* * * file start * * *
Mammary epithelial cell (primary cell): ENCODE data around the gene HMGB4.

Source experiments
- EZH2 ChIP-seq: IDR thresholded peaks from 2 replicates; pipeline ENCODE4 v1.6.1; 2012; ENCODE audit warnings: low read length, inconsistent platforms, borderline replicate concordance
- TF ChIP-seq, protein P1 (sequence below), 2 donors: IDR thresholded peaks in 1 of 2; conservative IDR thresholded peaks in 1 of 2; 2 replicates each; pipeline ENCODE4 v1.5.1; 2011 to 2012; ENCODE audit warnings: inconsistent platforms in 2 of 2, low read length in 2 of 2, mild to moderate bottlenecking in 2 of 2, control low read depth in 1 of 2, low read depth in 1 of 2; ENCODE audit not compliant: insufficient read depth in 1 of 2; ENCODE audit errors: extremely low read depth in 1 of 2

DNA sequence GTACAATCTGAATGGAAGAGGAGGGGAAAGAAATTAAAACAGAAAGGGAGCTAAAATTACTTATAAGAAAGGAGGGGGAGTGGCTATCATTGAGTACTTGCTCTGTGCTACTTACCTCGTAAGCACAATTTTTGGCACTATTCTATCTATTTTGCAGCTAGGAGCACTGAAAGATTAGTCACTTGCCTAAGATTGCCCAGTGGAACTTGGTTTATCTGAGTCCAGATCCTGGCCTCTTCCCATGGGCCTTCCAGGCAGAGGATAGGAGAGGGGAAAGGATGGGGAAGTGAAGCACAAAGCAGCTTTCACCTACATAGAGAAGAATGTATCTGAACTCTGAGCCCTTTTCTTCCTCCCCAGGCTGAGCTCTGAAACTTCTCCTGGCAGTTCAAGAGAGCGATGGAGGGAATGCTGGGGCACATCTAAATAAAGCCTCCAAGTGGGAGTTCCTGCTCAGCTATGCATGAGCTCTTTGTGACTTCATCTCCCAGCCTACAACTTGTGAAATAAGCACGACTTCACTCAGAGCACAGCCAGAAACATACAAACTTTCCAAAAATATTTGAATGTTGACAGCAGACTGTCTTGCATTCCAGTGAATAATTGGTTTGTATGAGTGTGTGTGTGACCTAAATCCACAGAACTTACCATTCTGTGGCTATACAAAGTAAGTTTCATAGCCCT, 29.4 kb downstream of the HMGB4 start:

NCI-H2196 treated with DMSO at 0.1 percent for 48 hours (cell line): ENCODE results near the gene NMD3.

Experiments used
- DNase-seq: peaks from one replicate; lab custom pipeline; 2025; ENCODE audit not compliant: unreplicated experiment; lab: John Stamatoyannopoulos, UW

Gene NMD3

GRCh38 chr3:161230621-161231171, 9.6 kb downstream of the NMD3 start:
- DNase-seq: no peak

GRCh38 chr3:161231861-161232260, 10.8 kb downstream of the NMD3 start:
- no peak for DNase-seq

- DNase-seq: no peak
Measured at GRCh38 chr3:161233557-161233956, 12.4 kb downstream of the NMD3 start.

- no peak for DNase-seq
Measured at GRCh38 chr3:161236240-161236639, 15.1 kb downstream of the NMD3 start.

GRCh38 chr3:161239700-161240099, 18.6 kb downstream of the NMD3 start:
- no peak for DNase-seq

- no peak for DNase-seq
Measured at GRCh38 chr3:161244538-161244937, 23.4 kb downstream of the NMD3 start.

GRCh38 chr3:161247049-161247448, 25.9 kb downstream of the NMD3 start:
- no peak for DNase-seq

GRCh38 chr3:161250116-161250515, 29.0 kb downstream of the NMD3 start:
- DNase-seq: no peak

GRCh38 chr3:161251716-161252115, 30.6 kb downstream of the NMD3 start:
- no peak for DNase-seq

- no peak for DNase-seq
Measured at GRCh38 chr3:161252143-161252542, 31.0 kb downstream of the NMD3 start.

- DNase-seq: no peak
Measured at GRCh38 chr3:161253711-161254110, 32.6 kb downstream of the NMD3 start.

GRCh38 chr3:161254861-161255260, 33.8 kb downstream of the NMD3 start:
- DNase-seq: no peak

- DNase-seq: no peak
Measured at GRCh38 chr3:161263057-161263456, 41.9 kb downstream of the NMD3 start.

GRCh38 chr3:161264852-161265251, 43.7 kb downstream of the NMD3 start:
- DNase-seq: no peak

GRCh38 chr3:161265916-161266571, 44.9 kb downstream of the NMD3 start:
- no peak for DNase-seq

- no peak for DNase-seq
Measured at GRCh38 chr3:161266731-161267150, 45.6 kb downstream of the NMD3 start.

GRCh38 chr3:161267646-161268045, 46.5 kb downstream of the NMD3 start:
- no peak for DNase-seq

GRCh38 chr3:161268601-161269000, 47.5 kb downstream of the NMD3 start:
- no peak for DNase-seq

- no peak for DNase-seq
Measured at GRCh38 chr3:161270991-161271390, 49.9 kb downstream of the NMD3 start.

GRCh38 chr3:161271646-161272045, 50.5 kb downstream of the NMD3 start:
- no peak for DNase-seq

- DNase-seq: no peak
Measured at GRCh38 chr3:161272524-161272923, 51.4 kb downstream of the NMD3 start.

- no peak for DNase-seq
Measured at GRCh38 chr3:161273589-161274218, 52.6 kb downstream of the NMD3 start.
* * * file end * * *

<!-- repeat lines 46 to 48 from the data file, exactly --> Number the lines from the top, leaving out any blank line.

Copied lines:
- no peak for DNase-seq
Measured at GRCh38 chr3:161270991-161271390, 49.9 kb downstream of the NMD3 start.

GRCh38 chr3:161271646-161272045, 50.5 kb downstream of the NMD3 start: